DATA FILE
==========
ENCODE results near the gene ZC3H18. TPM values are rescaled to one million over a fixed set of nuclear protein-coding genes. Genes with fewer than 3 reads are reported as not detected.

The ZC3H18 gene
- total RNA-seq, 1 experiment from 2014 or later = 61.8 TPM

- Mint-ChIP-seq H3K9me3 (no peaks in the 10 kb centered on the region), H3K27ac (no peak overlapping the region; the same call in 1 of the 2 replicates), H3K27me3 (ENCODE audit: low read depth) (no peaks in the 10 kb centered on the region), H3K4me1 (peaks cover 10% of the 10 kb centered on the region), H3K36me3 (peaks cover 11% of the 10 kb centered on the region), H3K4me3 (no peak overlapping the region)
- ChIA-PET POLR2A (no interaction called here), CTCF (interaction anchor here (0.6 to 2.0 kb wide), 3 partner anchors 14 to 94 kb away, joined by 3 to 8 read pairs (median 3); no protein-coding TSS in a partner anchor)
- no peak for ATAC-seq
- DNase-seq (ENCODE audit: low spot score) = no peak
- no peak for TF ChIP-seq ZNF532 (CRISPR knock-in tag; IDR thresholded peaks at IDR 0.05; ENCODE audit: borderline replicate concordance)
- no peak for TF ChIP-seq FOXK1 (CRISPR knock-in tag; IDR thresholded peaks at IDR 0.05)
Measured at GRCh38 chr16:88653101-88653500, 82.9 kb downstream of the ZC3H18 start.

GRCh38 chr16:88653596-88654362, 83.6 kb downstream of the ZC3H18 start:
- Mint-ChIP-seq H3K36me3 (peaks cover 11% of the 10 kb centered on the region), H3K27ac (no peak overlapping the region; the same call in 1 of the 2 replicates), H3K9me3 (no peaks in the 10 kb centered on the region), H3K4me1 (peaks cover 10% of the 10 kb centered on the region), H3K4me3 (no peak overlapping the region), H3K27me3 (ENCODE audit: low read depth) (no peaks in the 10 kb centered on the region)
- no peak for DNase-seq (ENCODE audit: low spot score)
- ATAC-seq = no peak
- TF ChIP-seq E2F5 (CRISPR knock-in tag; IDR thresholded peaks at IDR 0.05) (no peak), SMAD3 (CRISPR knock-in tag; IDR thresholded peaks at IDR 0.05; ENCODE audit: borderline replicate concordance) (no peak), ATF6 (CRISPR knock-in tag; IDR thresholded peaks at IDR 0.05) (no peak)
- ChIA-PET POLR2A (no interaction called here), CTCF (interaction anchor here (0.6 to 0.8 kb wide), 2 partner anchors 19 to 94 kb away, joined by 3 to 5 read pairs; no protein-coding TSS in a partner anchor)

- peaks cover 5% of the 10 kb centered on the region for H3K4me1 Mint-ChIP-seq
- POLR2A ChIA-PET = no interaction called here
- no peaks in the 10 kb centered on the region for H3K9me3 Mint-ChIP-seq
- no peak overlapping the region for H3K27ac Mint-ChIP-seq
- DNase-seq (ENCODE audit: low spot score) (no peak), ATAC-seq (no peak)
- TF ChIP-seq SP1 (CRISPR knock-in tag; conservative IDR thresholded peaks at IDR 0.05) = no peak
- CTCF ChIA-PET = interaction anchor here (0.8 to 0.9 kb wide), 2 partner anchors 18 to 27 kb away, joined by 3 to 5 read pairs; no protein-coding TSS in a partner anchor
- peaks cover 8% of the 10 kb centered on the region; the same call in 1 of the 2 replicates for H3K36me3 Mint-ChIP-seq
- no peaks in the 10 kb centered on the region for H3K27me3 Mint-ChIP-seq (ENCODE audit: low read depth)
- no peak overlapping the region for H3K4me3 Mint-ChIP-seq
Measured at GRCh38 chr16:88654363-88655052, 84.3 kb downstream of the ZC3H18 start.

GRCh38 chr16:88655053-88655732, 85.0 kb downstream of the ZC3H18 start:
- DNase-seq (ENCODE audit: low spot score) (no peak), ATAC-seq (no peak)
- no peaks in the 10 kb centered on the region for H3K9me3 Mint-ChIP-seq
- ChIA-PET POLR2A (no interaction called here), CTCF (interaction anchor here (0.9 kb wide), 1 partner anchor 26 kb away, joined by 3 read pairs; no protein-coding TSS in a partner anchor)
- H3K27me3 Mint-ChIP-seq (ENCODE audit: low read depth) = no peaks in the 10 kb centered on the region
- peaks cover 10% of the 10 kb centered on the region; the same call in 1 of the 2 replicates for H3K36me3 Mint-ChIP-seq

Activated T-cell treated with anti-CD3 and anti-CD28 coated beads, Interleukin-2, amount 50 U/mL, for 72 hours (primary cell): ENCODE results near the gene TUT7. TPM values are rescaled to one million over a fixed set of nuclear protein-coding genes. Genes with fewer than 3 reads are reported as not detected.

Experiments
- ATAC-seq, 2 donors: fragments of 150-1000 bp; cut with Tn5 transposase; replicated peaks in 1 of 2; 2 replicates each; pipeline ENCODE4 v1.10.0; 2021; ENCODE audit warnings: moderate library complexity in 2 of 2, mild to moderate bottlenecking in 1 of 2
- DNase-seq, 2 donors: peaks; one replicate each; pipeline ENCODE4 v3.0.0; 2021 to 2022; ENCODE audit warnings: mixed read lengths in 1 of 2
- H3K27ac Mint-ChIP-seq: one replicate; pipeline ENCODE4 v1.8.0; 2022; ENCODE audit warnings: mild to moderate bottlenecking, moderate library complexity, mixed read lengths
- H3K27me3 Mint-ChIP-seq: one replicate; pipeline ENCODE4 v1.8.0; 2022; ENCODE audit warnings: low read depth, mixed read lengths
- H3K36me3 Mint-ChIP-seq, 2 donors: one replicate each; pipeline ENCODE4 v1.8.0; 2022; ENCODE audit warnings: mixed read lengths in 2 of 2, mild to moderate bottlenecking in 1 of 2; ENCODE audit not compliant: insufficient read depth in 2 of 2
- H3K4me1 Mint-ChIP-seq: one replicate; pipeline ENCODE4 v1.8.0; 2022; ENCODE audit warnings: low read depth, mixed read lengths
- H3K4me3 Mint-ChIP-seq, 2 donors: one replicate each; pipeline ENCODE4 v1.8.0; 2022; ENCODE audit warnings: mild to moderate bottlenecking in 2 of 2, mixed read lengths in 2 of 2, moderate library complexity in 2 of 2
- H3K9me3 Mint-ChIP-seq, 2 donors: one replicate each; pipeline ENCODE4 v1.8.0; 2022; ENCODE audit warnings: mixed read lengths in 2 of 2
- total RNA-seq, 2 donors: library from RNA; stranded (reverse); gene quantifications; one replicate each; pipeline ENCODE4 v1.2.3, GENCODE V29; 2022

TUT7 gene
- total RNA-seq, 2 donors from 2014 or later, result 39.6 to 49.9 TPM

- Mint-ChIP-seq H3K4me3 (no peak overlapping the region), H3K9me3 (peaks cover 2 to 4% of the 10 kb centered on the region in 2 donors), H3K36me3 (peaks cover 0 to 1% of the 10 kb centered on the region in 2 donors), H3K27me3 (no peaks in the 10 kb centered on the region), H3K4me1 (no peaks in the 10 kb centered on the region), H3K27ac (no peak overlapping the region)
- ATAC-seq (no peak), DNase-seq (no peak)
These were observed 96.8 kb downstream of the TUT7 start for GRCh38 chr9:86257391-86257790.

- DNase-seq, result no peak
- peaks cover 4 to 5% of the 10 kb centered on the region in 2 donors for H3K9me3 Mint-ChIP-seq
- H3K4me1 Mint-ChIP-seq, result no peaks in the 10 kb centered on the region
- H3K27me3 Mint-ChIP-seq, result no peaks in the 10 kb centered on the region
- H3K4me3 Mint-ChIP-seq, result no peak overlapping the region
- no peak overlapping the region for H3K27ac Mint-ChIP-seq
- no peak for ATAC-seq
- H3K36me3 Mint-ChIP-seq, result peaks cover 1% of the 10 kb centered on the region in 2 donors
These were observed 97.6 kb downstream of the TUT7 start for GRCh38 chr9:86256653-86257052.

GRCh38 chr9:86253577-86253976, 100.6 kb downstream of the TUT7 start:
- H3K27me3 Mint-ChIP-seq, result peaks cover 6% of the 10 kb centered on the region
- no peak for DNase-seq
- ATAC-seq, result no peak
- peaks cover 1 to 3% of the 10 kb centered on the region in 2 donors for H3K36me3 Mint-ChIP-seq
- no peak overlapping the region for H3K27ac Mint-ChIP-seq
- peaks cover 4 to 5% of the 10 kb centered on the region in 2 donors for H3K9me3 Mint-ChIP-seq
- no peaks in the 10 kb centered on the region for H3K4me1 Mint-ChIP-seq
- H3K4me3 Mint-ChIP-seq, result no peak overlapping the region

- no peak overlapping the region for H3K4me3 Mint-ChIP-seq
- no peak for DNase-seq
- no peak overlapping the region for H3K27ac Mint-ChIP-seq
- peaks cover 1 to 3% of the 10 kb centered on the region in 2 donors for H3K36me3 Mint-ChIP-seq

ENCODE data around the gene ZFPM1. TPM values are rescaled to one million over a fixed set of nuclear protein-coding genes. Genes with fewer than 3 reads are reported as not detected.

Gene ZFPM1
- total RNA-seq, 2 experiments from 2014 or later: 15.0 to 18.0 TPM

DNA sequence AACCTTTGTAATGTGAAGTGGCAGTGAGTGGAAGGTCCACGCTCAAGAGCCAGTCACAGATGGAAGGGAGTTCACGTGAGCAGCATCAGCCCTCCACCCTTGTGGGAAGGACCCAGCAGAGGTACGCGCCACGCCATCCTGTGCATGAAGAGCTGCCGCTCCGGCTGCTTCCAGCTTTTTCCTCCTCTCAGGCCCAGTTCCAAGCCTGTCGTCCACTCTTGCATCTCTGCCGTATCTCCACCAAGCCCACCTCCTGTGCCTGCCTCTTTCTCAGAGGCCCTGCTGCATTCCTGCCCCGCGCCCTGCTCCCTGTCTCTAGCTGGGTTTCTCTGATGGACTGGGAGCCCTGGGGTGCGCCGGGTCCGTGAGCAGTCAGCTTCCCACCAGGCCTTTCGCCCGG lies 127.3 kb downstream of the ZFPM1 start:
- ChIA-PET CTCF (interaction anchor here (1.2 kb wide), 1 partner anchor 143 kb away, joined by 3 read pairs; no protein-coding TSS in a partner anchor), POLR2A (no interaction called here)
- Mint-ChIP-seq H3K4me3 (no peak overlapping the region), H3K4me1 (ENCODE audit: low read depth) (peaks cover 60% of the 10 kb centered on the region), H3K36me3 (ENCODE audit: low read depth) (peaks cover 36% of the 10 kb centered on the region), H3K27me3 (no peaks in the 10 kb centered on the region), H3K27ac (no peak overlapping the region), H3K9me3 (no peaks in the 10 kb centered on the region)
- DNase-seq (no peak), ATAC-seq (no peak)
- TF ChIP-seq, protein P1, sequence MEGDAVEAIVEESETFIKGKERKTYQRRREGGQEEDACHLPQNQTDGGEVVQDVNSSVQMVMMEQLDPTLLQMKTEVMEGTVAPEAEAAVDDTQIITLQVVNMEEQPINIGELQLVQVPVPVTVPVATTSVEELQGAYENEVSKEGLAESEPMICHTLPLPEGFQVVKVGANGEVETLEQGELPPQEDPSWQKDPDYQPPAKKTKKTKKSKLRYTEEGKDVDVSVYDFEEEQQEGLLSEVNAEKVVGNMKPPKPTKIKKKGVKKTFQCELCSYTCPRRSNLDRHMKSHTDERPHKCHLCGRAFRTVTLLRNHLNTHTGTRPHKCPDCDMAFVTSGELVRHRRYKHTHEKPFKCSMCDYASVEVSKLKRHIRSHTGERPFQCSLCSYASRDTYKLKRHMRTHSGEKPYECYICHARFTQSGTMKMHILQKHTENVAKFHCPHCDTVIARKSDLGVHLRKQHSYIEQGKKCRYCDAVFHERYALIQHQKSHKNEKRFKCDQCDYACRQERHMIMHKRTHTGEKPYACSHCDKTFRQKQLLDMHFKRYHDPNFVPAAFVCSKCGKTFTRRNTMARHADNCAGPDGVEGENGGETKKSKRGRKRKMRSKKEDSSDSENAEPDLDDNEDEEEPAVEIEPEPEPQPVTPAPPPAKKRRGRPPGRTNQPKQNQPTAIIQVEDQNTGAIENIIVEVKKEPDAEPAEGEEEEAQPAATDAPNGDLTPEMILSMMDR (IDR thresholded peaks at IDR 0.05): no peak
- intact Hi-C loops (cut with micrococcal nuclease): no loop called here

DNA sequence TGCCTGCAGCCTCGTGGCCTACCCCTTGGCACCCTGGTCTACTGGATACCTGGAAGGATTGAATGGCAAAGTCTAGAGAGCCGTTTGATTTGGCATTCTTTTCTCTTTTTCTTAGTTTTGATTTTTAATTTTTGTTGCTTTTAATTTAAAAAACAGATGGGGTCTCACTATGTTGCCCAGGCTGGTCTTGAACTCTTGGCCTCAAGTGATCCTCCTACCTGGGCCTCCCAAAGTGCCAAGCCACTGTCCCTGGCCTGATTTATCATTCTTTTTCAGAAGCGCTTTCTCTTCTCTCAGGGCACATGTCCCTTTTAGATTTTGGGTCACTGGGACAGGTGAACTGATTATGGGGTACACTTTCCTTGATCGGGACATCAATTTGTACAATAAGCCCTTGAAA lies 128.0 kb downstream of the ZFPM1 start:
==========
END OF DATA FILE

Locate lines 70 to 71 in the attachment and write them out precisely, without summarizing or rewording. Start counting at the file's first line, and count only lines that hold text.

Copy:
- no peak overlapping the region for H3K27ac Mint-ChIP-seq
- peaks cover 1 to 3% of the 10 kb centered on the region in 2 donors for H3K36me3 Mint-ChIP-seq